SOUTH PORTLAND — In a 5-0 vote on Dec. 22, the city council approved the $1.5 million purchase of “the piggery” property, addressing the need to preserve green space despite financial risk.

The six-acre property, sitting in between Sawyer Street and the Willard Square neighborhood, off of Broadway, is one of the largest undeveloped parcels in South Portland, said a 2019 Press Herald article by Kelley Bouchard.

A developer, Dan White of HW Fine Homes in Portland, is willing to work with the city in preserving part of the land, Morelli said. White needs to seek planning board approval for his development project, which is not expected to happen until late summer 2021, and then purchase a portion of the property back from the city.

Seller Quirino Lucarelli and White had a purchase agreement with a deadline of Dec. 23, Morelli said. White told the city that he would not be able to finance the purchase until he received planning board approval.

“It’s a convoluted, funky kind of process,” he said. “Dan purchases it. We purchase it from him. He purchases a portion back from us.”

White is proposing a development project for 2.7 acres of the property, an area barren of trees, Morelli said. The other 4.1 acres would be protected as open space.

The city will finance the purchase through its undesignated fund balance, a little over $1 million, and the city’s land bank, about $500,000, he said.

A rendering of the South Portland piggery. Courtesy image

According to the city’s Dec 22 meeting materials, the land bank has $600,000 available, but $100,000 has been committed to another project.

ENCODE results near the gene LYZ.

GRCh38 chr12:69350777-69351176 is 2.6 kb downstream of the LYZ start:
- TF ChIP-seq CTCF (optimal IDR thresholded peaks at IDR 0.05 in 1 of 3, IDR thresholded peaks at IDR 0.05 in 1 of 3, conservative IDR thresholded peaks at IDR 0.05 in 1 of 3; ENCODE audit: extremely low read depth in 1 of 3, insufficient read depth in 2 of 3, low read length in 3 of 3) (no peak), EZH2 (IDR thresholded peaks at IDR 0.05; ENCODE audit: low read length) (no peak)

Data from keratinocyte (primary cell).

“Financial policy requires we maintain 9 percent to 12 percent of its annual budget in undesignated fund balance, and we’re already dipping more than normal because of COVID,” he said. “Dipping into this brings us closer to 9 percent.”

The purchase poses a risk in Finance Director Greg L’Heureux’s opinion, he said.

“The biggest risk in my mind is this is a developer that we’ve not fully vetted in the regards to his ability to proceed and complete this project,” he said.

If White is unable to purchase the property from the city, selling the land to another buyer may take time, L’Heureux said.

Planning Director Milan Nevajda said that preventing another buyer from fully developing the land will benefit the surrounding neighborhood. Open space and trail access would fit well with the city’s comprehensive plan.

“There’s no doubt in my mind that the neighborhood would certainly feel and likely be better off with this outcome as we’re trying to strike it with the developer Dan,” he said. “All things considered, this is a win on all sides. However, the terms of engagement here are far from what I’d like to have seen, and I think the risks are considerable.”

Members of the public who spoke during the meeting were all in favor of the purchase, including Dan Hogan of E Street, who acknowledged the imposed risk.

“Total depletion of the land fund gives me pause, but this is the type of acquisition I believe the land bank was designed for,” he said.

The preservation of the land will benefit the whole city, said resident Marty Zhangi: “… Every single entity wins in this, the seller, the buyer, builder, the homeowners, and the neighbors — not just the neighbors, but the whole city of South Portland who will have great green space for future use.”

Mayor Misha Pride acknowledged the community support, saying that a majority of feedback the council has seen has been in favor of the purchase.

Preserving as much of the land as possible is “incredibly important,” said Councilor Jocelyn Leighton.

“It is a financial risk,” she said. “I think the other risks if we don’t do this are, in essence, bigger.”

Councilor Kate Lewis is aware that the public is worried about tax increases this year, she said.

“I don’t want to pass this up and be shortsighted in what I know is a very difficult year, but I feel like this is a thing that the community needs, more open space,” she said.

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